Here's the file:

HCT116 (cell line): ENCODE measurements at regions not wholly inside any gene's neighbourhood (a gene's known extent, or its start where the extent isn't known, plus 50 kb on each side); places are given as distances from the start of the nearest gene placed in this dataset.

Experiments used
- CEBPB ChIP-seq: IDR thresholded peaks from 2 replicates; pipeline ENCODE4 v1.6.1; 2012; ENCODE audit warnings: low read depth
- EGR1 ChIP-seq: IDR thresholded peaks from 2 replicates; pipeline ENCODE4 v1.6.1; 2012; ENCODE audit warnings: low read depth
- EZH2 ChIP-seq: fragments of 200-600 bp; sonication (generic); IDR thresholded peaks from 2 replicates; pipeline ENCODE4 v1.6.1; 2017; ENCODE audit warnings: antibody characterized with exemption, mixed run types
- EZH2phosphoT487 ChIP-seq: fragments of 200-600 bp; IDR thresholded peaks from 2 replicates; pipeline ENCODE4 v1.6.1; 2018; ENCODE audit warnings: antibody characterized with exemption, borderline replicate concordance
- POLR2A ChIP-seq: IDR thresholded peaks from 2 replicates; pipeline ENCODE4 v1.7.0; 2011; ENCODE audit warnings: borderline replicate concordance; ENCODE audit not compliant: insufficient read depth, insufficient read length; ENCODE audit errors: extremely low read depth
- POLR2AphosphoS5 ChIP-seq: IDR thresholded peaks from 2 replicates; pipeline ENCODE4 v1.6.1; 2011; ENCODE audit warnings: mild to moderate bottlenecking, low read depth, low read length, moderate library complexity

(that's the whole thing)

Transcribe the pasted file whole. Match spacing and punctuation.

HCT116 (cell line): ENCODE measurements at regions not wholly inside any gene's neighbourhood (a gene's known extent, or its start where the extent isn't known, plus 50 kb on each side); places are given as distances from the start of the nearest gene placed in this dataset.

Experiments used
- CEBPB ChIP-seq: IDR thresholded peaks from 2 replicates; pipeline ENCODE4 v1.6.1; 2012; ENCODE audit warnings: low read depth
- EGR1 ChIP-seq: IDR thresholded peaks from 2 replicates; pipeline ENCODE4 v1.6.1; 2012; ENCODE audit warnings: low read depth
- EZH2 ChIP-seq: fragments of 200-600 bp; sonication (generic); IDR thresholded peaks from 2 replicates; pipeline ENCODE4 v1.6.1; 2017; ENCODE audit warnings: antibody characterized with exemption, mixed run types
- EZH2phosphoT487 ChIP-seq: fragments of 200-600 bp; IDR thresholded peaks from 2 replicates; pipeline ENCODE4 v1.6.1; 2018; ENCODE audit warnings: antibody characterized with exemption, borderline replicate concordance
- POLR2A ChIP-seq: IDR thresholded peaks from 2 replicates; pipeline ENCODE4 v1.7.0; 2011; ENCODE audit warnings: borderline replicate concordance; ENCODE audit not compliant: insufficient read depth, insufficient read length; ENCODE audit errors: extremely low read depth
- POLR2AphosphoS5 ChIP-seq: IDR thresholded peaks from 2 replicates; pipeline ENCODE4 v1.6.1; 2011; ENCODE audit warnings: mild to moderate bottlenecking, low read depth, low read length, moderate library complexity